By bus: Regular lines stop at Aragon square’s bus station.
By car: Arriving via motorway or the N-240 road, take the “Barbastro-centre” exit. The best option is to park close to the exit, at a free parking area which is close to the graveyard, in front of the tourist office.
You can walk all over the way. There’s a bus service, but there is no point in using it for a tourist point of view.
San Julián gate. This is an ancient gate, which the travellers from Zaragoza used to use to enter the town centuries ago. This gate belonged to Barbastro’s fourth exterior wall. This wall was built in the 17th century, and according to historical documents, it was the weakest of all the walls surrounding Barbastro and had a lot of towers. Today this gate stands as a reminder of the original one that was used to support the hospital floors.
The bullfighting ring, with its tiny museum is to the left of the gate. There’s only one bullfight a year (in September), but it is also used for concerts during the Somontano music festival in August.
Walking down the steep street outside the bullfighting ring, you will realise why Barbastro is known as “the small ravine”. It ends at Aragon square, known as “los Jardinetes” (the “small garden”) and the Coso avenue.
The north side of the square makes up the second wall of Barbastro built in 918 by the Muslims to protect the early city of Barbastro, which today is the Entremuro district. Nowadays the wall is hidden behind the buildings, but its ‘look’ still remains. The street continues next to the bus station and it does not offer any entrances, apart from “las escaleretas” (“the small steps”), a small flight of steps that was opened in the 17th century. Inside these buildings there are the remains of at least three defensive towers. The wall surrounded the city by the street next to the bus station, and it continued up the north side of the Coso Avenue. Buildings on the north side of Coso Avenue are still leaning against the ancient wall.
In front of the square lies the cathedral. To arrive at its gate inside the wall, centuries ago people crossed the “Abbot Ducha” gate, southbound entry to Barbastro.
During Muslim rule, there were eight (!!) mosques in Barbastro, and the Cathedral was the greatest of them all. This seems like a big number of Mosques, but this only serves to highlight how important the city was back then.
Before entering the cathedral, take a look at the base of the right side of the entrance: it’s made of large stone blocks, very different from the cathedral brickwork. This was one of the ancient defensive towers of Barbastro’s wall. In the 18th century, neighbors of the Entremuro district asked for permission to use the tower ruins to build a chapel for their beloved Santo Cristo de los Milagros (saint Christ of the Miracles).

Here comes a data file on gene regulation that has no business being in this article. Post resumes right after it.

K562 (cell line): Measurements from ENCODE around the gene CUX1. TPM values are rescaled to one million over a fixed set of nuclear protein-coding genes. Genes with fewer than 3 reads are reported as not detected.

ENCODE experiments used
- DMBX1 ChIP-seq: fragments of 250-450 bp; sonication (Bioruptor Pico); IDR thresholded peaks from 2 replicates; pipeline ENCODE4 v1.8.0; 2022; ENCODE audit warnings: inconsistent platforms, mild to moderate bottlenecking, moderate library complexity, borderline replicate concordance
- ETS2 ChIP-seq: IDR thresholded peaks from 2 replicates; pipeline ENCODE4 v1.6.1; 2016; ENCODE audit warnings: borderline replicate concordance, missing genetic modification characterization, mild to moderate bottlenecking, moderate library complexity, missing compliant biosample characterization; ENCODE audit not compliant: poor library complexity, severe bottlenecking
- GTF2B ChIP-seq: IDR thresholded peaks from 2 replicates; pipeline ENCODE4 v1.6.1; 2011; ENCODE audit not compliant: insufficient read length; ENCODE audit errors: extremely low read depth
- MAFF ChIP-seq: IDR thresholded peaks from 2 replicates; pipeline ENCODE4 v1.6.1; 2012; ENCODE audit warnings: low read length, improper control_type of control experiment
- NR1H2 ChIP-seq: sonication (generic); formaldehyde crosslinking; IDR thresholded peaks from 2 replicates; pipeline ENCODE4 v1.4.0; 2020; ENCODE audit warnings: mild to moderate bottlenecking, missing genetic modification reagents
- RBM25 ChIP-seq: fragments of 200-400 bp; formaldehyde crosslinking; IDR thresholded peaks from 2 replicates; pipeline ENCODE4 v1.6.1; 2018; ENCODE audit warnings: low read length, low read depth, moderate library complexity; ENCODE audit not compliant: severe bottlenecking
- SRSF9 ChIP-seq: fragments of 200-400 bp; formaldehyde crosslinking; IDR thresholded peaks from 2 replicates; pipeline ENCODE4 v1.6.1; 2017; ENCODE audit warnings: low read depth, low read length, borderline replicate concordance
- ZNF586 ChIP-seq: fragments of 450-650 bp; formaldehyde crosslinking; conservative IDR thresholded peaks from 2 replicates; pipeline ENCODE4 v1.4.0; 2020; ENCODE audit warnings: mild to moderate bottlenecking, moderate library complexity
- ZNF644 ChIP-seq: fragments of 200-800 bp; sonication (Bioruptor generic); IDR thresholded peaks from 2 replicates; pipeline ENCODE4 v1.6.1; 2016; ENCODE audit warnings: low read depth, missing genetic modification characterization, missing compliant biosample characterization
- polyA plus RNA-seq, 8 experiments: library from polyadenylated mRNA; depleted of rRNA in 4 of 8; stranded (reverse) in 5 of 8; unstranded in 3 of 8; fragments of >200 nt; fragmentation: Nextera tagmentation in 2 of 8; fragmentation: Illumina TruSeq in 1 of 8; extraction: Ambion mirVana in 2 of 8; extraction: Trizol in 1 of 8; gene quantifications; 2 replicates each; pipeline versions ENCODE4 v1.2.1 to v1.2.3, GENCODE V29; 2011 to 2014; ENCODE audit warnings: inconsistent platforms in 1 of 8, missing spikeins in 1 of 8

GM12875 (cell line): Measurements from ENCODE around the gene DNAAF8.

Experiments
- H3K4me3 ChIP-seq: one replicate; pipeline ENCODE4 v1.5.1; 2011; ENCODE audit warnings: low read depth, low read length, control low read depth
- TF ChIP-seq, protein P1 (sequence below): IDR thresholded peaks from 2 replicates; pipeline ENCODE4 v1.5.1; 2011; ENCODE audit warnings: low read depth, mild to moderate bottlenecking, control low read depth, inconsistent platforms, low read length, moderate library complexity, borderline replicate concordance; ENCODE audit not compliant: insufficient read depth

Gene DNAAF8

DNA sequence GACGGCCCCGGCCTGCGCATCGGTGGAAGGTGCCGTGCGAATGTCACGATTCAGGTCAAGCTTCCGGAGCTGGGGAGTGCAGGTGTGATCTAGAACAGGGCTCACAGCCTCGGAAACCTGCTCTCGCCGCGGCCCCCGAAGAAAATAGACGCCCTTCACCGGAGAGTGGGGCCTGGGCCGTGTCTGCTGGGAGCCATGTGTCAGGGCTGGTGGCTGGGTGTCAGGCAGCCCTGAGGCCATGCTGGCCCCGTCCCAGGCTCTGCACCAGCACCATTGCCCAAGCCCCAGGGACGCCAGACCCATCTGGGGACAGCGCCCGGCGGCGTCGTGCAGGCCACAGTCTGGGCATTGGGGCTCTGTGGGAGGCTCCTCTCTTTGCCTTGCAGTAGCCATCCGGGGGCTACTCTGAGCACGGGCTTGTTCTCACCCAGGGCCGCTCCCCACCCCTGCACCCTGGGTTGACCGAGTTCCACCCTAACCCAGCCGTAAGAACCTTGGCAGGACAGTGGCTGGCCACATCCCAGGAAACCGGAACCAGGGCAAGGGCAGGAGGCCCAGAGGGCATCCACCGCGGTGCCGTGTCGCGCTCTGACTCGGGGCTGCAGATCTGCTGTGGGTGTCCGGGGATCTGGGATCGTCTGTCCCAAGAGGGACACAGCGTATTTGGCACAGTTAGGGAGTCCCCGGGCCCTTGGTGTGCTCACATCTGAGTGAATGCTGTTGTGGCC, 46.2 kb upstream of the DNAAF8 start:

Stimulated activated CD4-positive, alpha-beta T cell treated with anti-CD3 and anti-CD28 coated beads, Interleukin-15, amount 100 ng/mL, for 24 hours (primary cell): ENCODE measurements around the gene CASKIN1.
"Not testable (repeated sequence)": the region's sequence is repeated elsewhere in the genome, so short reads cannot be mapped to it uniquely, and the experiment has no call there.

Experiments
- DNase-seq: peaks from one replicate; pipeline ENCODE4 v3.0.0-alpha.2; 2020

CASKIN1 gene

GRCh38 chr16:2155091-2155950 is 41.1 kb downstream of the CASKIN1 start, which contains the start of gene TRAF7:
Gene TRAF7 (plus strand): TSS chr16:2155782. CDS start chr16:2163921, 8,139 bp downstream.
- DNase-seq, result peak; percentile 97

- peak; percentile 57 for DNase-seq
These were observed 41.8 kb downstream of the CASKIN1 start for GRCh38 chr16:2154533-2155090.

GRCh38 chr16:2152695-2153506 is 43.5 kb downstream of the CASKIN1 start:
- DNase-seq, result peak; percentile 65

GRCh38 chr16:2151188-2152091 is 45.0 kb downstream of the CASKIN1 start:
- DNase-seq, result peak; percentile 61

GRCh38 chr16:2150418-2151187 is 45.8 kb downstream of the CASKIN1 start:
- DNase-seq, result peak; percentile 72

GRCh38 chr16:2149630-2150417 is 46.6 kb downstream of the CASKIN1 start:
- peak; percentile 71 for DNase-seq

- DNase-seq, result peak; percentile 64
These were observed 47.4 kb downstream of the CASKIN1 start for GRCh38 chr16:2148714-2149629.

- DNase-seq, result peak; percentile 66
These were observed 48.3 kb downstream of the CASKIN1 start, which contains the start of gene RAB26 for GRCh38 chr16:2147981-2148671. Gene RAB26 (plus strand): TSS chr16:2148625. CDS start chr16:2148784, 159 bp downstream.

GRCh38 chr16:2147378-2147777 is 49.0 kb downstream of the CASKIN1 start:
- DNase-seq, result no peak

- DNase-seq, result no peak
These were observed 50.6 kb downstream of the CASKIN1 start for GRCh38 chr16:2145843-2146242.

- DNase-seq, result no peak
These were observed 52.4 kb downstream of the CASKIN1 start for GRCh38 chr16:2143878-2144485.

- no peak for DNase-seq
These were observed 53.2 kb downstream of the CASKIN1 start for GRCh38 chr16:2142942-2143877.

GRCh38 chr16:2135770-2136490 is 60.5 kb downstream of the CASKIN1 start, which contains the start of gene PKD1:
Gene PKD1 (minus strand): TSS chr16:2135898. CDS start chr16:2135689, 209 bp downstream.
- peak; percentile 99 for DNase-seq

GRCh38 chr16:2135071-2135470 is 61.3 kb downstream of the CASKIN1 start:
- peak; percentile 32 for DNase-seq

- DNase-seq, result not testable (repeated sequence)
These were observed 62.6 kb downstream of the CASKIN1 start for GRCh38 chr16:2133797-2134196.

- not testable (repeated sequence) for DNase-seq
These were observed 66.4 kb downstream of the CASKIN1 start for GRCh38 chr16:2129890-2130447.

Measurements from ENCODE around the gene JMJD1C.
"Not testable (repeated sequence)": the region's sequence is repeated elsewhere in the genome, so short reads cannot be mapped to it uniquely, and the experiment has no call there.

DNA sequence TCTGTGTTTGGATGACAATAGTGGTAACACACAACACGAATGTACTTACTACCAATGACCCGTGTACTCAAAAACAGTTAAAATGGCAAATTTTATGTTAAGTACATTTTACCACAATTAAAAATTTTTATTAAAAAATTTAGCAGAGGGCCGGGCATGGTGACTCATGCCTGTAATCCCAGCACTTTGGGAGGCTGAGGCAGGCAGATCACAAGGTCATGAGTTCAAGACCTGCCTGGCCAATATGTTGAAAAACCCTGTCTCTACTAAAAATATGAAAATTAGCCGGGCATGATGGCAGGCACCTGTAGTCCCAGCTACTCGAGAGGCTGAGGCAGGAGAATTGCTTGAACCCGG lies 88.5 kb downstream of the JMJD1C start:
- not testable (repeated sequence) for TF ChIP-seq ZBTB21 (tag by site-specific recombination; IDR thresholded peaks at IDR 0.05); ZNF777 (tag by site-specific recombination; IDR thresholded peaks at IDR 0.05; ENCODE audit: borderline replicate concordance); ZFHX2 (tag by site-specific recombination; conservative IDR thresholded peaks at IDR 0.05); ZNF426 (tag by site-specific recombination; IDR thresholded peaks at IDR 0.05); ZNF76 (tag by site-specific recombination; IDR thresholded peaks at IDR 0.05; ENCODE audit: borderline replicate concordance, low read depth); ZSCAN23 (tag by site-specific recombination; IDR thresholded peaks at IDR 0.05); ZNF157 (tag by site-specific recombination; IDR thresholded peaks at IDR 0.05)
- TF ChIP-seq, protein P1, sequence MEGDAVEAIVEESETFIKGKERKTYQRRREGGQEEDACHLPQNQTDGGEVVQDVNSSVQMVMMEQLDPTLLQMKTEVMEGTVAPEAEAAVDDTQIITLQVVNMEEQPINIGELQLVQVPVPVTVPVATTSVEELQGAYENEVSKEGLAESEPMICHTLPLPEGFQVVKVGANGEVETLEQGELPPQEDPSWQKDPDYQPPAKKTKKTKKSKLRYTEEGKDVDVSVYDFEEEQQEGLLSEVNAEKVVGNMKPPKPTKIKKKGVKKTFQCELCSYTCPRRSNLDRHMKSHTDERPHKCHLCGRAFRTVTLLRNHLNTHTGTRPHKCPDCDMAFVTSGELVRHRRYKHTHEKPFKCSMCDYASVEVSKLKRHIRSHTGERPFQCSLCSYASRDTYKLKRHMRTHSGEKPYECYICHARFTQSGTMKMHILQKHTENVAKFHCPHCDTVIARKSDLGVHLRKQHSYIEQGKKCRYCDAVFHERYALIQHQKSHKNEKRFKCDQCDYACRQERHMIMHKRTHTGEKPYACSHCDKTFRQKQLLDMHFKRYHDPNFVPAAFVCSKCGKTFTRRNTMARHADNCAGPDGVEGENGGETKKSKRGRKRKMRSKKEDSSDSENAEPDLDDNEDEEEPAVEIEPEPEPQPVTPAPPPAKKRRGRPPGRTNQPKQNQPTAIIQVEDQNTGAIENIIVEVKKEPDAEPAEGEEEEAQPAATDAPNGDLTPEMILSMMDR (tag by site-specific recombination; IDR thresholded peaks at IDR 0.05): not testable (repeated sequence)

You can visit the cathedral by yourself or you can arrange a guided tour at the museum that is next to the bishop’s palace. You can use the door at the left side of the shrine to arrive there without going around the cathedral.
The cathedral is magnificent and it would take up too much space to write about it in full in this brief guide , but it’s interesting to note that, on its north side, behind the organ, there is a strange arrangement of chapels. This is due to the fact that centuries ago there was a cloister and half of it was transformed to chapels inside the cathedral and the other half was left outside and later destroyed.
The bishop’s palace was built in the 17th century and restored in the early 21st. Before that, bishops lived in a house built upon a cliff over the river, next to an ancient church that no longer exists. Today, this palace hosts not only the bishop and his office, but a museum of sacred objects.
When visitors see the cathedral tower, they will feel that there is something special about it. If they study it, they will notice that the tower is not next to the cathedral, but some meters away. This is because the cathedral once was a mosque, and the tower was its minaret. The lower part is thicker, and the upper narrower. If you take a closer look, you will realize that it is actually a tower inside of another tower This is because the original narrow Muslim minaret remains inside the Christian hexagonal tower. In 1366, the French warlord Bertrand du Guesclin, famous for fighting side-by-side with Joan of Arc, led his troops to fight for the Spanish king Pedro IV. He passed through Barbastro and plundered the city. 306 people tried to take refuge inside the tower with their belongings, but the soldiers set fire to the tower and they were all killed. The original tower was heavily damaged due to this and the inside tower remains scorched until today. In 1610, the outer hexagonal tower was built, also adding a spire to the old tower.
Throughout its history, the tower has been a Muslim minaret, a Christian tower, the home of the bell-ringer (he had to stay at the tower at all times), a jail in the 17th century, hideout of a secret society (the “Commoner Knights”) in 1824 and an air defence gun emplacement during the Spanish civil war. Even nowadays, the old air raid alarm sounds at noon.